The nostalgic ritual of sending a postcard has persevered since 1840. Who doesn't enjoy receiving a handwritten note the old fashioned way depicting new and exciting settings or a slice of history from the other's home town? Perhaps a note about an interesting shop that you stumbled across or a unique artifact seen.
Here we see a one=cent stamp. In November 1870, pointing to the success of postal cards in Europe, Postmaster General John Creswell recommended to Congress the issuance of a one-cent postal card in the United States. Creswell told Congress that
there had long been a need for a "prompt and easy mode of communication by mail, adapted to the convenience
and habits of business men, as well as of that large class of persons who have not the time or the inclination to
write formal letters."
In 1871, Representative John Hill of New Jersey introduced a bill in Congress authorizing postal cards, but approval was delayed, due in part to concerns about the privacy of messages. James Garfield, a representative from Ohio (and later, President), thought that open messages on cards would be too dangerous. By passing through so many hands, he thought that a postal card with a libelous message might "be a vehicle of great injury to the person to whom it was addressed." Garfield warned a colleague that he might "find these postal cards coming back upon him like barbed arrows, from anybody who may wish to shoot at him." Garfield, among others, wanted a postal card constructed with a cover or gummed flap to conceal the message.
After much debate, Congress left it to the Postmaster General to determine the proper form and size of the card. The Act of June 8, 1872, authorized the Postmaster General to issue postal cards for the "transmission … at a reduced rate of postage, of messages, orders, notices, and other short communications" on "good stiff paper, of such quality, form, and size, as he shall deem best adapted for general use."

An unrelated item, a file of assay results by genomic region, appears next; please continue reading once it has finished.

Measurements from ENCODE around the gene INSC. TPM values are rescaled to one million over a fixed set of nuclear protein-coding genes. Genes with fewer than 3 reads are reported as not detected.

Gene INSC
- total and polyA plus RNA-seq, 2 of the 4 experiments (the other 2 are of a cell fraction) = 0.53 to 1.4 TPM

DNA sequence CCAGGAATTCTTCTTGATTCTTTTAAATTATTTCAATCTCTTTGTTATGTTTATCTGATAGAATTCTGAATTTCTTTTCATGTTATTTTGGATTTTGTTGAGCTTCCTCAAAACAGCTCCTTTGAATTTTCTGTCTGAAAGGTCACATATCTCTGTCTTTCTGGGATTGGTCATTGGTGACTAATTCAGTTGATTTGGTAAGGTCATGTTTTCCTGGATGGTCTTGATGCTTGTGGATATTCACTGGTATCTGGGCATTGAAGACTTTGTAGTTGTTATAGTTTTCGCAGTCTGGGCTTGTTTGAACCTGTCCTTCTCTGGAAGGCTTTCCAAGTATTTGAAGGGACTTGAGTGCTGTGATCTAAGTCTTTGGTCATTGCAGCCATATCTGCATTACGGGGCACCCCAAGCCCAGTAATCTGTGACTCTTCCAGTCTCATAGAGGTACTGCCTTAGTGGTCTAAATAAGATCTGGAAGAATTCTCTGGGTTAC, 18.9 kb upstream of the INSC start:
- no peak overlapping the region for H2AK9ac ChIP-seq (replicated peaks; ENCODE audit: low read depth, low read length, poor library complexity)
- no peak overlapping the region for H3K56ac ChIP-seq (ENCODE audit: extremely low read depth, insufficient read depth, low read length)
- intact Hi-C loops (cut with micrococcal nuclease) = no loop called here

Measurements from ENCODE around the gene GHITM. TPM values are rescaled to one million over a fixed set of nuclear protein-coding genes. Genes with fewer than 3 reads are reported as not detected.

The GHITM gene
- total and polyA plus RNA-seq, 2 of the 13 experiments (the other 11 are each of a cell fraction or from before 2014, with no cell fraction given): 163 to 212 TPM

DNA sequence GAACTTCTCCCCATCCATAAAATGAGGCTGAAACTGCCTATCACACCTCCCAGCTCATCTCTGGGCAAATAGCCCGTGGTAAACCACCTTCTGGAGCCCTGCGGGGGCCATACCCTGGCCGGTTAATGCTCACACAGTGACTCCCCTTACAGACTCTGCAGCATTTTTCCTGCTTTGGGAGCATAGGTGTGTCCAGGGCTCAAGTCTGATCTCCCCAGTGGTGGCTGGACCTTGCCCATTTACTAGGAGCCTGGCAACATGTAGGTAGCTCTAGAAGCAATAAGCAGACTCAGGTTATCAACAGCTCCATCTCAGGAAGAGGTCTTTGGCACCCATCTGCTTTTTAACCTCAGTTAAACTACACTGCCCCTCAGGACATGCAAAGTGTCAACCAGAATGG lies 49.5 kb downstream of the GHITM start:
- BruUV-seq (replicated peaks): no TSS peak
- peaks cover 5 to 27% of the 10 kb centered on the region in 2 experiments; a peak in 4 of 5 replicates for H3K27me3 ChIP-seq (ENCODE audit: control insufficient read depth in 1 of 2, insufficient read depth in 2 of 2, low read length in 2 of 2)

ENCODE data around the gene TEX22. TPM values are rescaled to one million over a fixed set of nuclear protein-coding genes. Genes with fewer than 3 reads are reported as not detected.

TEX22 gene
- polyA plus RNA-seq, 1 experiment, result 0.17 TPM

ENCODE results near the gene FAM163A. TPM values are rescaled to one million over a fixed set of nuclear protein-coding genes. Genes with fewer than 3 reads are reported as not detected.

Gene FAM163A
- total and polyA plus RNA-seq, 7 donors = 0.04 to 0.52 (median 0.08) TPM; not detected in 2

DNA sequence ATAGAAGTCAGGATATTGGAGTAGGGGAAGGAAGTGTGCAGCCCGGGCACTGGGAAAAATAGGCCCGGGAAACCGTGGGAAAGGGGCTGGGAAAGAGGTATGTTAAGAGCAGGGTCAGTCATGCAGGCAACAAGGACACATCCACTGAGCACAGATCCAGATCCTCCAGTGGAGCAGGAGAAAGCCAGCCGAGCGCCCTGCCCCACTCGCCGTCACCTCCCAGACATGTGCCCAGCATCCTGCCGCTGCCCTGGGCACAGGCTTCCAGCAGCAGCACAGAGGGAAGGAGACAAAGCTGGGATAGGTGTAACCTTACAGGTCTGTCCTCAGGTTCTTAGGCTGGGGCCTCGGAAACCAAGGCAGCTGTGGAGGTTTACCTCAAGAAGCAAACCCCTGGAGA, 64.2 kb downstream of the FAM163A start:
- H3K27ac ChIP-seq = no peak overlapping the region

Their popularity flourished. Postal cards were popular with individuals as well — some critics thought they were too popular. In 1903, a writer for the Baltimore Sun lamented that "there are people who would write anything on a 'postal,' from a recipe for fruit cake to the last quarrel that they had with their husbands."
In 1911, Elizabeth Van Rensselaer, etiquette columnist for the Chicago Tribune, advised: "As a general rule, a postal card should not be used except for business purposes. … If it is an absolute necessity to send one to a friend … the sentences should be short. … all personal messages should be omitted.
As you walk up the street, you'll see more postcards. You decide, should personal messages be omitted?
Erik Schlake is a mural artist from Cape Coral FL. Erik has studied art at the university level, including Washington University, as well as lessons from various international artists. For the past few years, Erik, along with his daughter Allison, have been participating in chalk festivals since 2016. Erik and Allie, together and individually, create with an attitude of "go big or go home". "We don't mind pushing the limits and failing or falling on our face. It's part of the creative process, and we love putting it out for the world to see. We hope that, in some way, inspires others to get out and try because the feeling of failure goes away but the feeling of 'I wish I at least tried' lasts much longer".